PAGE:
How to Grow Camellia

Views: 19398 | Last Update: 2009-07-30
How to Grow Camellia - Provided by eHow
Camellias grown in humid, tropical conditions with a definite rainy season and a definite dry season. Keep a camellia watered well in a warm climate with helpful tips from a sustainable gardener in this free video on growing flowers. View Video Transcript

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Yolanda Vanveen

Video Transcript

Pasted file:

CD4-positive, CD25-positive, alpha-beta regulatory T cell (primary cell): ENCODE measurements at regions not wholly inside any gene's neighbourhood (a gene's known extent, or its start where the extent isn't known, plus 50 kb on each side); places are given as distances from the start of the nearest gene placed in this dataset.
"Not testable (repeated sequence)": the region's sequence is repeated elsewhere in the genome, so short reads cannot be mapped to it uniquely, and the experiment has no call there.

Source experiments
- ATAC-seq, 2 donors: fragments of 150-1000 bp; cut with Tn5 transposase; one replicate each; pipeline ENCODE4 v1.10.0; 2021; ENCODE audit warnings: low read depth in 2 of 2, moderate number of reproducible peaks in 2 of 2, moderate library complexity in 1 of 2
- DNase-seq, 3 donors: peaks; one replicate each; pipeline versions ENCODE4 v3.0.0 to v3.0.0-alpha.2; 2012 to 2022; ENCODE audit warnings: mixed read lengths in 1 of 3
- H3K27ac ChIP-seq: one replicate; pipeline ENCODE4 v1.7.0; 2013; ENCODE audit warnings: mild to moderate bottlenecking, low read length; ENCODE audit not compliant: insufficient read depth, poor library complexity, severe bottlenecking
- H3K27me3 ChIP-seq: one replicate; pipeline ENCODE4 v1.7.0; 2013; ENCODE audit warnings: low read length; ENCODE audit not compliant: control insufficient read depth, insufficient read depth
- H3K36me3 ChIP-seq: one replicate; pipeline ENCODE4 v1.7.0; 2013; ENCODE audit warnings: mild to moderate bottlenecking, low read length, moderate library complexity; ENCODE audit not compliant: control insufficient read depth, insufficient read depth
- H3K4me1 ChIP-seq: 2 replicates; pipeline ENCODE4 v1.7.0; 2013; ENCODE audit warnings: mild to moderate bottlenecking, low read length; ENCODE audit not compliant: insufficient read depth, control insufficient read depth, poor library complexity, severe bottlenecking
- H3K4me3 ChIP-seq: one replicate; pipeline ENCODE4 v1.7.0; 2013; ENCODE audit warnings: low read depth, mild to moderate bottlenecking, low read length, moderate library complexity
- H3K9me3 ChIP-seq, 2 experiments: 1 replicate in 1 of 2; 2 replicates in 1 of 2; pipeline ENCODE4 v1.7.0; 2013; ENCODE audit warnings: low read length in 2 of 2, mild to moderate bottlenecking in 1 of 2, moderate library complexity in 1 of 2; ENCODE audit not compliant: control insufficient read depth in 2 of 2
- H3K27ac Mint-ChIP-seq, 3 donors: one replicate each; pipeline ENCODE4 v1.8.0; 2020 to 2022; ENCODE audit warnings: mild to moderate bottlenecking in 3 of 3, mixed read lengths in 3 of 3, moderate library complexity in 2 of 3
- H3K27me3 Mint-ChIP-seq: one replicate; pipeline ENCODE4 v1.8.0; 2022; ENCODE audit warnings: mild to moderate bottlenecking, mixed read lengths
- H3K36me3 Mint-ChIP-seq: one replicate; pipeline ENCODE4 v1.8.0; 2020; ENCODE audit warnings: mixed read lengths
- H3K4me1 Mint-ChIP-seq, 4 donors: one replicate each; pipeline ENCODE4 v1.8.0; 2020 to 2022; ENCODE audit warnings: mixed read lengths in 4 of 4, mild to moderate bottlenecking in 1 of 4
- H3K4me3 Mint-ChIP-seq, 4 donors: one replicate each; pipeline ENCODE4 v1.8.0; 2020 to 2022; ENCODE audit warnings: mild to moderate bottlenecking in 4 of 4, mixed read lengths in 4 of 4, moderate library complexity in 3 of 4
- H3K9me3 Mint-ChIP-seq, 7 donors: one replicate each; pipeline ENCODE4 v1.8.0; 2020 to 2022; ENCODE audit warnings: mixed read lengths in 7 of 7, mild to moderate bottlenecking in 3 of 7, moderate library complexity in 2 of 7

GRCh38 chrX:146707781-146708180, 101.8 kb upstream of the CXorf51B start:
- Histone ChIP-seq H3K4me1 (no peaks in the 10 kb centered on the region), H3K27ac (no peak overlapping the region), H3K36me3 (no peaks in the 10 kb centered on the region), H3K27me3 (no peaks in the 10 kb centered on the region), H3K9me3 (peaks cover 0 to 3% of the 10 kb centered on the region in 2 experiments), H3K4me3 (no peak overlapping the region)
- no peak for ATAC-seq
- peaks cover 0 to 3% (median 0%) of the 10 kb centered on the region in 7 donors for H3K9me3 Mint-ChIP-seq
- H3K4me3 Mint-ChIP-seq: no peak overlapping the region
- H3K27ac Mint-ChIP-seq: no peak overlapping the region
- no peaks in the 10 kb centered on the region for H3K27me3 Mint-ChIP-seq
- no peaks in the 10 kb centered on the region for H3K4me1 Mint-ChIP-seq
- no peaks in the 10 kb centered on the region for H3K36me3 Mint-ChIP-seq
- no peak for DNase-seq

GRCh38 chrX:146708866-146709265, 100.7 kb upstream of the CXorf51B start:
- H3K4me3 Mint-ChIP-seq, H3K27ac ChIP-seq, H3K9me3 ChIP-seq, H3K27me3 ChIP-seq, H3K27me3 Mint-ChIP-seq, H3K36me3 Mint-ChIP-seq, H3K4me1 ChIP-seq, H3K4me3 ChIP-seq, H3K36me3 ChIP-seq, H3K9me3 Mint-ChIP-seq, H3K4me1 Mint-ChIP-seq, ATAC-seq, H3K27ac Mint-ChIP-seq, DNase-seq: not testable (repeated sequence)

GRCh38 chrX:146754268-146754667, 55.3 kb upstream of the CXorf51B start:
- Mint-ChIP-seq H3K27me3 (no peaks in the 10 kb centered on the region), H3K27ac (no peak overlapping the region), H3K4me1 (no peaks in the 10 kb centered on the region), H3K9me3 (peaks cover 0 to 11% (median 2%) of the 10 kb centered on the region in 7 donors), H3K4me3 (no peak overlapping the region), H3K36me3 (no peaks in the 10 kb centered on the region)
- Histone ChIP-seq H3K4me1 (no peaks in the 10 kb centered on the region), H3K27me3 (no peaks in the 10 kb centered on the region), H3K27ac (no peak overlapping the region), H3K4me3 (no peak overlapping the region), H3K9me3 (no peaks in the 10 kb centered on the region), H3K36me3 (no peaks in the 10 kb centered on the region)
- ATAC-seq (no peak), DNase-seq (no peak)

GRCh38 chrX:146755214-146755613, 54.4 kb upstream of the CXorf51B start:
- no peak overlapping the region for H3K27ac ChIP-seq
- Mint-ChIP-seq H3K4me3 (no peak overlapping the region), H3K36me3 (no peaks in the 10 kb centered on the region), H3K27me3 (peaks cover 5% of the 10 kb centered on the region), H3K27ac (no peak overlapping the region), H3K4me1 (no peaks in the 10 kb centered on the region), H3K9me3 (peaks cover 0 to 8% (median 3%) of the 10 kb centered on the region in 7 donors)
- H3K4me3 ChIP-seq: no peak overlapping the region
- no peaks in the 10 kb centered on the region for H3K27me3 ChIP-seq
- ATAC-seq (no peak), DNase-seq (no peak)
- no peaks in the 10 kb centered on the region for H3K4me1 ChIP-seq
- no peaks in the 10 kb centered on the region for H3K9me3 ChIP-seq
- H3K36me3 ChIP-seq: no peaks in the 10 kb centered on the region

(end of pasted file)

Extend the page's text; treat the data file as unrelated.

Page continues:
Hi this is Yolanda Vanveen and next we're going to talk about one of my favorite plants in the whole world; the Camellia. It smells like no other plant in the world. It's so beautiful; it has such an interesting history. But to learn how to plant it and how to grow it, let's find out where it's native and what its natural conditions are, in that way we know how to treat it. So Camellias are native to Southern and Eastern Asia along the oceans and so they like humid, moist tropical conditions. They have a definite rainy season, a definite dry season. So when you're growing that at home; if you live in a really warm climate that's very arid, you have to give it lots of moisture; either put it in a little container with rocks underneath, with water so it has some humidity or mist it. But it does not like to be dry or in really dry climate 'cause it will just dry right out and you'll lose it. Camellias are gorgeous plant. They have really pretty foliage and you can see it's starting to bud right there; creating new flower buds. So I say transplant them anytime they're not setting buds or they're not in bloom. So I'm not going to take it out of the pot right now, it might shock it. It might lose those blooms. If it get too cold, it might lose those blooms; if it gets hot fried in the sun, it might lose those blooms. So you've got to remember its native area. It doesn't like full hot sun unless you live right on the ocean and it's really kind of a cloudy, never gets really hot kind of climate. Or you want it, never to get too dry. But yet you don't want it to ever sit in water, it will rot right out. So let them, as you give them as present for Mother's Day and they're in a plastic container, just like this Chrysanthemum is and you bought, you give it; it's nice and bloom in a, in a plastic; you know, "Oh, this is so beautiful", and then you just keep adding water and adding water and it's really heavy and then all of a sudden it dies and turns yellow and you're like, "What did I do?" But you added too much water; it was sitting in water, it's suffocated. So you'll never want to leave Camellias or any other plants in that plastic for a long period of time. You want to take it out; put it on a plate or somewhere where that water is going to drain. Or just make sure water it well, just tip it to the side and have the water come right out again. And in that way, they'll never actually sit in water and you won't make a mess either. Camellias do not want full hot sun. They make better house plants if you live in a really hot climate or if you even live in a real dry climate too and they want moisture. You got to give them some moisture. And they do not really want to go below 60 degrees. So if they get cold at all, they'll lose their leaves and you'll lose them. So a lot of times my philosophy too is if they're brown, chop them down. A lot of times they'll grow new growth. So as long as that stem still bends and is workable, they probably will send out new shoots. If it's just a stick and it's dry and it breaks right off and snaps, then you probably have lost it. But even so I've cut them to the ground before and they start a new shoots. So even if you think you lost it, give it another chance. Just chop the brown stuff off and let it grow new greenery and protect it in the winter. Do not let it go below 60 degrees if you live in a cold climate and you can keep your Camellia for years and years and enjoy the beautiful aroma of the flowers.